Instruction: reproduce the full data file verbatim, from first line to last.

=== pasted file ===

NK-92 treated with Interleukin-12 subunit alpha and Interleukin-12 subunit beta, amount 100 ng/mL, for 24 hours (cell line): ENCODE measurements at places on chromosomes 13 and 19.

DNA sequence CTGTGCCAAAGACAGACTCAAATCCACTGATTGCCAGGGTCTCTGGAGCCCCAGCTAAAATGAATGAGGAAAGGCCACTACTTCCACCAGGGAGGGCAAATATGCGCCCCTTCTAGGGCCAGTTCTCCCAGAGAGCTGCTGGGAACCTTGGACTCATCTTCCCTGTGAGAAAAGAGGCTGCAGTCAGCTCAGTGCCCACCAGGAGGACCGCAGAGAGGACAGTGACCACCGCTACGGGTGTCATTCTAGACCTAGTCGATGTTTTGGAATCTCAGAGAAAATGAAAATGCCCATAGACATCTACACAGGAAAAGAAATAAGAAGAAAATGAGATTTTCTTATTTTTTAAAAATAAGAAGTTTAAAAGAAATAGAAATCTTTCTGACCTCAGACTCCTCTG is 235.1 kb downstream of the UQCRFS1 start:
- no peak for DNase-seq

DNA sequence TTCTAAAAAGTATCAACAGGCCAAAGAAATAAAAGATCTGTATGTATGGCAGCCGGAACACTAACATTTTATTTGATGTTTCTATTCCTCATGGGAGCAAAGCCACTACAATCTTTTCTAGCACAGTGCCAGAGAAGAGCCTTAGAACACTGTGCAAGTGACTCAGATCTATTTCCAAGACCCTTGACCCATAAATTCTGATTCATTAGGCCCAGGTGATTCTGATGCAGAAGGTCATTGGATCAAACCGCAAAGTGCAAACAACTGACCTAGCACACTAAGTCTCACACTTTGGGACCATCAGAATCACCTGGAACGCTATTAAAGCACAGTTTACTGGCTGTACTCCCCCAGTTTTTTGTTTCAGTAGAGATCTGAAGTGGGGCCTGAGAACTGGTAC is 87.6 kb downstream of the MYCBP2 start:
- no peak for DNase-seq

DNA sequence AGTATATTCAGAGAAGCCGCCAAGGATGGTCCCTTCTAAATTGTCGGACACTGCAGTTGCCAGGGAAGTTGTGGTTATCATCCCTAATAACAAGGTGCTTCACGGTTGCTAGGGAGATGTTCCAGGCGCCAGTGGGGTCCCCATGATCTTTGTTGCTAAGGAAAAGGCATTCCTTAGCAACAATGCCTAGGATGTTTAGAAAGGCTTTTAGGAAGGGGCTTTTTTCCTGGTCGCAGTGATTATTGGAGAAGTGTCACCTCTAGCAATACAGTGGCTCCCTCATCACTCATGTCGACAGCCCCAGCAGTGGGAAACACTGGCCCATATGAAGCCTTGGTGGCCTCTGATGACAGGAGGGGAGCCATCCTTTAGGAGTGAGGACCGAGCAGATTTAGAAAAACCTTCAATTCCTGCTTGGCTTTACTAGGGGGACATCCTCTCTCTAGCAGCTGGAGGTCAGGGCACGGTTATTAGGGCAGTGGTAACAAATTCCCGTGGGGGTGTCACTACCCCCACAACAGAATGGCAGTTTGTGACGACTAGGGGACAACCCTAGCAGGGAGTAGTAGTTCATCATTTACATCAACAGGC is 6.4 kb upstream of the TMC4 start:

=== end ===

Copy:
NK-92 treated with Interleukin-12 subunit alpha and Interleukin-12 subunit beta, amount 100 ng/mL, for 24 hours (cell line): ENCODE measurements at places on chromosomes 13 and 19.

DNA sequence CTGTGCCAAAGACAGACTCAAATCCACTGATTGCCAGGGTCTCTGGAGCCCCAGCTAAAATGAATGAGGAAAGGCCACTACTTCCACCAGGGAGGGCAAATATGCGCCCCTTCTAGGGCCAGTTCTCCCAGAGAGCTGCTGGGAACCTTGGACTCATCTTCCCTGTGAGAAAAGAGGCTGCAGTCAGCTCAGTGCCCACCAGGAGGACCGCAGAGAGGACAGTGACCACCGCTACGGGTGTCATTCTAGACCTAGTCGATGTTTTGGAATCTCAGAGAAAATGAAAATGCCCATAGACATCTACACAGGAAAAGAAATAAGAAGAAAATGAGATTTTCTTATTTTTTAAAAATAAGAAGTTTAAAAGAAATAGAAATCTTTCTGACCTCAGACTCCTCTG is 235.1 kb downstream of the UQCRFS1 start:
- no peak for DNase-seq

DNA sequence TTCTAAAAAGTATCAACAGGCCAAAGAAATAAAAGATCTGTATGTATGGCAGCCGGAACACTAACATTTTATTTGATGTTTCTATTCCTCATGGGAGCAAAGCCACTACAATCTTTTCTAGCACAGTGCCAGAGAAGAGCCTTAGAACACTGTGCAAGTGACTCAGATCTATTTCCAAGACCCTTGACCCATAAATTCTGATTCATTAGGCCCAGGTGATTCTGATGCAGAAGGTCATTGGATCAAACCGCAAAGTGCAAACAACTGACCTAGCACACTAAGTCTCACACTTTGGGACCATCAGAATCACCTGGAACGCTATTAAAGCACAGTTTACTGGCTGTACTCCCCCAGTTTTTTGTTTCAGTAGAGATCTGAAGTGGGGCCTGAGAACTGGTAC is 87.6 kb downstream of the MYCBP2 start:
- no peak for DNase-seq

DNA sequence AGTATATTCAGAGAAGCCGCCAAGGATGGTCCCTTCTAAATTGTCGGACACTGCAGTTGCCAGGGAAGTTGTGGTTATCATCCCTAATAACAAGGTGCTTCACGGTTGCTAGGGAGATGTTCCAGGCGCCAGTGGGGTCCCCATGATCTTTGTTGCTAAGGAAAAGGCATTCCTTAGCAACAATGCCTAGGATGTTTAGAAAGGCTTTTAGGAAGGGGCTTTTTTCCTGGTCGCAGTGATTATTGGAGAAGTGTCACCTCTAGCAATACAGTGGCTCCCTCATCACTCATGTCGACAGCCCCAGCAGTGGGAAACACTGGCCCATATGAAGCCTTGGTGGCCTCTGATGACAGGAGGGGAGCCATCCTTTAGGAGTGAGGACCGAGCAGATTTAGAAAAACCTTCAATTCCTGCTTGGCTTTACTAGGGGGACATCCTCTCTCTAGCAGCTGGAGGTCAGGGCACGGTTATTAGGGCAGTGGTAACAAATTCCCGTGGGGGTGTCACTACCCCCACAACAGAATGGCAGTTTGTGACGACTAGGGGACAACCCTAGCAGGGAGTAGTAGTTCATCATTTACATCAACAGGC is 6.4 kb upstream of the TMC4 start: